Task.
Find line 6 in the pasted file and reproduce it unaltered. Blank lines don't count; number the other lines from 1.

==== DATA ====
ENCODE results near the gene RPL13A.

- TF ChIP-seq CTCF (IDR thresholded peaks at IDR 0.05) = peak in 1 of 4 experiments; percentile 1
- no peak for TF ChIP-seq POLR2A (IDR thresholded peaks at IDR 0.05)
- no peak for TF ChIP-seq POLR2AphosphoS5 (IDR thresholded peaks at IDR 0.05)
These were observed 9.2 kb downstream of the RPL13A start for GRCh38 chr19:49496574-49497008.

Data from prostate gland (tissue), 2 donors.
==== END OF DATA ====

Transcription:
Data from prostate gland (tissue), 2 donors.